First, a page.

In case you missed it… Republican state Sen. Matt Dolan defended the use of a radioactive deicing solution on Ohio’s roadways in a Cleveland.com article Sunday, and while environmental watchdogs are raising questions about public safety, Dolan is pushing forward with legislation to remove oversight and protections regarding its use.
- Ohio Department of Transportation snowplows had been spreading AquaSalina, a deicing solution, on the state’s roadways for years when an environmental group last year obtained an unreleased Ohio Department of Natural Resources report that found high levels of radioactivity in the product.
- After the 2017 report became public, state government and company officials attempted to debunk it, criticizing the testing protocol and findings as flawed and “worthless.”
- All of the samples were found to contain elevated levels of radioactivity in excess of state limits on the discharge of radioactive materials. The average radioactivity in AquaSalina also exceeded the drinking water limits for Radium 226 and Radium 228 by a factor of 300. Human consumption of any amount of AquaSalina is highly discouraged, the report said.
- “Heavy metals and radiologicals accumulate in the soil and become problematic for drinking water,” said Trish Demeter, the Ohio Environmental Council vice president of Policy, Energy. “They don’t just go away. The more you use deicers the more these toxins build up over a long period of time.”
- Members of the state legislature rejected the reports’ findings, introducing a law last year that would ease regulations on AquaSalina, treating it as a commodity rather than toxic waste derived from oil- and gas-drilling operations. The law would also prevent ODNR from imposing any additional requirements.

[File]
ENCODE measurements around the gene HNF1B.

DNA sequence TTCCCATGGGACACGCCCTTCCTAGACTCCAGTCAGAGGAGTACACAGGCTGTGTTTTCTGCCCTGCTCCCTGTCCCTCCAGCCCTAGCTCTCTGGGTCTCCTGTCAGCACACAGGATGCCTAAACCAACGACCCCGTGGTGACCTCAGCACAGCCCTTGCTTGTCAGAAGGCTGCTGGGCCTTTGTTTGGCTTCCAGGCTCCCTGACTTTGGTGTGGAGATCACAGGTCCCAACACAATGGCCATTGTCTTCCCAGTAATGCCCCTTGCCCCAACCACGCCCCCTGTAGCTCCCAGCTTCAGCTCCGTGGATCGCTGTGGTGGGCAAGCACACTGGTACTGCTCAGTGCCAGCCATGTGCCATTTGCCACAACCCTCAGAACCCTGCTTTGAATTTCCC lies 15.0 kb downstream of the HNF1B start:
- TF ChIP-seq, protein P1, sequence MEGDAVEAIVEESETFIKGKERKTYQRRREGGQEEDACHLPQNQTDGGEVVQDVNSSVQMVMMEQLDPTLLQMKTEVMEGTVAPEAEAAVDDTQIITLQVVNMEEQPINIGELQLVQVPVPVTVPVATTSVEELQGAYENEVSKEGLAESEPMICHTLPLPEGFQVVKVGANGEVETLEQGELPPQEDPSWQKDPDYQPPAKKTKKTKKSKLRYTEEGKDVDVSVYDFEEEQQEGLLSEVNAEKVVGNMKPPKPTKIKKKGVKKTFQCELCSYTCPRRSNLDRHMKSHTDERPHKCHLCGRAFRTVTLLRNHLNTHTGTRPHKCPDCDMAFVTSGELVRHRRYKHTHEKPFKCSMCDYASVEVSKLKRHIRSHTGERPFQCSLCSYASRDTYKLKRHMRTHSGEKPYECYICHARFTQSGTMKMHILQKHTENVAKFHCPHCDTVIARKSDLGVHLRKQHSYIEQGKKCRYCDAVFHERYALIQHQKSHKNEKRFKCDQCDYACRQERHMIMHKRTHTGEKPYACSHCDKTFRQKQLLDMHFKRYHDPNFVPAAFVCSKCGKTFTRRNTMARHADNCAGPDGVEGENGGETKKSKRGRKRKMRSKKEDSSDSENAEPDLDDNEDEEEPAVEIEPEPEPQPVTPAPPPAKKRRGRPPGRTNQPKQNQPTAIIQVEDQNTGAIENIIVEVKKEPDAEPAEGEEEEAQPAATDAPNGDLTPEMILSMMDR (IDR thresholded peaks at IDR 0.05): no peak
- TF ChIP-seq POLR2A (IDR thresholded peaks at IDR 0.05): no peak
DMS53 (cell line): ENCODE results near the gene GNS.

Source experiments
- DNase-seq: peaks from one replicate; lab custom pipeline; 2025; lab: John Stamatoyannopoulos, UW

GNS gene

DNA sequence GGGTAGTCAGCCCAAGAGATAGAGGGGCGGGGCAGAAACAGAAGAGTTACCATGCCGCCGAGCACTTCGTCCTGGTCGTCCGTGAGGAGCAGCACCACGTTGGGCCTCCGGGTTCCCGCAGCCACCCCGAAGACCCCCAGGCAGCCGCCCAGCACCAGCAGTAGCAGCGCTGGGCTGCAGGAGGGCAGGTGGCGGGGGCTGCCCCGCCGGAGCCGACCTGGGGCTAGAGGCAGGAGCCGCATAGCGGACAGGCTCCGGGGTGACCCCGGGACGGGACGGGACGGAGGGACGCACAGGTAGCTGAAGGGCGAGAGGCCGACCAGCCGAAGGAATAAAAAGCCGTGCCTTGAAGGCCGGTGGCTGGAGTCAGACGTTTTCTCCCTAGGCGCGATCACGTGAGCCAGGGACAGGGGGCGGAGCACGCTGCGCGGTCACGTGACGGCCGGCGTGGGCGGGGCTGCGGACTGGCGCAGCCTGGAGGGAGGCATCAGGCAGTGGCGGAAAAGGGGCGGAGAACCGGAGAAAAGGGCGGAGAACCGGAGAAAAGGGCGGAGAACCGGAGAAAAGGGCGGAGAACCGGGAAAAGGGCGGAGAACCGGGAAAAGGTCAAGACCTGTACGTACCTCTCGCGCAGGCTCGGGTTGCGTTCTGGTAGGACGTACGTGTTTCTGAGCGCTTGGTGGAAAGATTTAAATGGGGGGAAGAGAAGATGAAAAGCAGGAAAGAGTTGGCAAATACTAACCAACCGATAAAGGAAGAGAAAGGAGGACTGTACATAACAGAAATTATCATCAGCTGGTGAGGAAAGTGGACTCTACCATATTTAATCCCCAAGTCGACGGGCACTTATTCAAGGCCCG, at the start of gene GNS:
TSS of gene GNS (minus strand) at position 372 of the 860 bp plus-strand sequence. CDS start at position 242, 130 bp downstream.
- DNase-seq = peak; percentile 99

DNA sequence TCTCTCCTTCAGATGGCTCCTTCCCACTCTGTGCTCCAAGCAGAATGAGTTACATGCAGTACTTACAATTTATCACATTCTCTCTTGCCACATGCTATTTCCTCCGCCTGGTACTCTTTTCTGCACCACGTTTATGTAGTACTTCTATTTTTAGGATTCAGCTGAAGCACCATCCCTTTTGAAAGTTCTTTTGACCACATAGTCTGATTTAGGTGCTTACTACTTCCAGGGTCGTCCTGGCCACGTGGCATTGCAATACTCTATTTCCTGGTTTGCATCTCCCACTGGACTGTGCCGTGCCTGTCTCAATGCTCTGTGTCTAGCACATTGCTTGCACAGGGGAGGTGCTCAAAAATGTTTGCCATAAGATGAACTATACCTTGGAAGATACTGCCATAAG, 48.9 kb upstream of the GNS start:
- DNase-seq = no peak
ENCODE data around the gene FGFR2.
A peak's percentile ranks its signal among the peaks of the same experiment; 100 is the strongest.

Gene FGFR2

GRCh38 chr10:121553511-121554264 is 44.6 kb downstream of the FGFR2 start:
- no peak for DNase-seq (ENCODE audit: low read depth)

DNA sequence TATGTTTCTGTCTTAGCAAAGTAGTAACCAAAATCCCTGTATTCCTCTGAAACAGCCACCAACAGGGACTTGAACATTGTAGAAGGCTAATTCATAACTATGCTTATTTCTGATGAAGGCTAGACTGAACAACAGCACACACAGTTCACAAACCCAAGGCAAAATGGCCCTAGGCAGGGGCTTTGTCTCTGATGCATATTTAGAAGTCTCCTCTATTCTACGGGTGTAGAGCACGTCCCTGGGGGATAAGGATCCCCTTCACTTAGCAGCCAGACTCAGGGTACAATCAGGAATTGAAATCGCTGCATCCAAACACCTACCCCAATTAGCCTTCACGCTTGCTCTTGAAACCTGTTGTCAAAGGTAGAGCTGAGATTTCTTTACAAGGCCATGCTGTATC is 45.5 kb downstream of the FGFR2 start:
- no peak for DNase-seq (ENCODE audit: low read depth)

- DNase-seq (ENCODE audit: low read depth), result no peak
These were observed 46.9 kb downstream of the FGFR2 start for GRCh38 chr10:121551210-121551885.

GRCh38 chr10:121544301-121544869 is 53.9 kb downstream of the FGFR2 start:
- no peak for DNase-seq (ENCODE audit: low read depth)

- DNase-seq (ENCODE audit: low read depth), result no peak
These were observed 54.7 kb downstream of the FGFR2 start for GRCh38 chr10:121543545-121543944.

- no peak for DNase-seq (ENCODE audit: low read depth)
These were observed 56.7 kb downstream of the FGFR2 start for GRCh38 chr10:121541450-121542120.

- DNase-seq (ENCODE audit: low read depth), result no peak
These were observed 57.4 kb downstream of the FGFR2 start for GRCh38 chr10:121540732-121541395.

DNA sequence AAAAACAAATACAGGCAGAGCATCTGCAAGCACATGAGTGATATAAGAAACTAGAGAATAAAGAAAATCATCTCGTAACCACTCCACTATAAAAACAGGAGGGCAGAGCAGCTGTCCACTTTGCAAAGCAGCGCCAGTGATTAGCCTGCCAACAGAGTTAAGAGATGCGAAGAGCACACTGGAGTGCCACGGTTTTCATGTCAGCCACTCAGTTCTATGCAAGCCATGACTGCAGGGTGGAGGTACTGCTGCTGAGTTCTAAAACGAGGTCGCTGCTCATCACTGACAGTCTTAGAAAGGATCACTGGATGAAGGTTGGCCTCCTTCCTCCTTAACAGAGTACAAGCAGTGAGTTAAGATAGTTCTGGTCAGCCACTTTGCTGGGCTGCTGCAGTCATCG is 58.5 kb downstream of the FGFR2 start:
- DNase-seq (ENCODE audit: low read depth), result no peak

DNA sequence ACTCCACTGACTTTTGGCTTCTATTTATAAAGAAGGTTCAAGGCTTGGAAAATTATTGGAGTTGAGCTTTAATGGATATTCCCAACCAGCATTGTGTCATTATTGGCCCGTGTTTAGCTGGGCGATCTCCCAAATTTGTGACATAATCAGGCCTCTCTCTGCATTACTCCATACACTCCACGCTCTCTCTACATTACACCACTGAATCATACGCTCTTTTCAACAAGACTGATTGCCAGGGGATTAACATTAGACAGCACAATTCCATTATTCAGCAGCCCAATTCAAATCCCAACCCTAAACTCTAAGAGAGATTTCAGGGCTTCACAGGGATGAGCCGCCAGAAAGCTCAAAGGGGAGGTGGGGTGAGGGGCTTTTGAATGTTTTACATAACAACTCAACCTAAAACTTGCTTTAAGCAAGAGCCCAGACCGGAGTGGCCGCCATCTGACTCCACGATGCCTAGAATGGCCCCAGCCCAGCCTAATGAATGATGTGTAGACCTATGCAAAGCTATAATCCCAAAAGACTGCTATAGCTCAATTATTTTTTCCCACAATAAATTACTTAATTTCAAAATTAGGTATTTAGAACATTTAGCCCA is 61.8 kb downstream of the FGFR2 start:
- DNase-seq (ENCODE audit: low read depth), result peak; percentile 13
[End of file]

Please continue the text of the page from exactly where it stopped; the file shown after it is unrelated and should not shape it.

- “Nobody has any intentions to hurt the environment or dirty up the water and the air,” said State Senator Matt Dolan of Chagrin Falls, who sponsored the bill in the senate.
- Chronic exposure to radium or radon gas can result in increased cases of bone, liver, breast and lung cancer, according to testimony by the OEC.
- In December, the house approved the brine law by a vote of 55-33. The legislative session ended, however, before the senate could vote. Both bills, which are identical, are expected to be reintroduced in a few weeks, Dolan said.
- AquaSalina is derived from reprocessed brine obtained from conventional vertical oil and gas wells, not horizontal shale wells, which produce a fracking brine that is prohibited by law from being spread on roadways. Fracking brine can contain toxic substances such as kerosene, benzene and hydrochloric acid.
- One of ODNR test findings, however, was that the radiation in AquaSalina was higher than raw brine. It said Nature’s Own Source was producing Technologically Enhanced Naturally Occurring Radioactive Material, or TENORM.
- By moving forward with the brine bill, the legislature chose to reject both the 2017 ODNR report and the testimony of environmental groups, those opposed to the bill say.
- “The 2017 report raises a ton of questions,” OEC’s Demeter said. “There’s no real understanding about the threat of this material. We need stringent testing protocols. What are the assurances for public safety and environmental protection?”